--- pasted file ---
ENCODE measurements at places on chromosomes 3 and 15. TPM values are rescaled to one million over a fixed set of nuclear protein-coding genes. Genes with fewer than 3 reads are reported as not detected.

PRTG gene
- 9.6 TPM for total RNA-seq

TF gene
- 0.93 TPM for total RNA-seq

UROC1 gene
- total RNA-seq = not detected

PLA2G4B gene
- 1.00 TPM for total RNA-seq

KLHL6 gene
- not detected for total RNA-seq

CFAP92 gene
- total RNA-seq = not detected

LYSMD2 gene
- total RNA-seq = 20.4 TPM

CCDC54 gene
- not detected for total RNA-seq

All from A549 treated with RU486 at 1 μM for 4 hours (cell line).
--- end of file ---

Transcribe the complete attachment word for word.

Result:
ENCODE measurements at places on chromosomes 3 and 15. TPM values are rescaled to one million over a fixed set of nuclear protein-coding genes. Genes with fewer than 3 reads are reported as not detected.

PRTG gene
- 9.6 TPM for total RNA-seq

TF gene
- 0.93 TPM for total RNA-seq

UROC1 gene
- total RNA-seq = not detected

PLA2G4B gene
- 1.00 TPM for total RNA-seq

KLHL6 gene
- not detected for total RNA-seq

CFAP92 gene
- total RNA-seq = not detected

LYSMD2 gene
- total RNA-seq = 20.4 TPM

CCDC54 gene
- not detected for total RNA-seq

All from A549 treated with RU486 at 1 μM for 4 hours (cell line).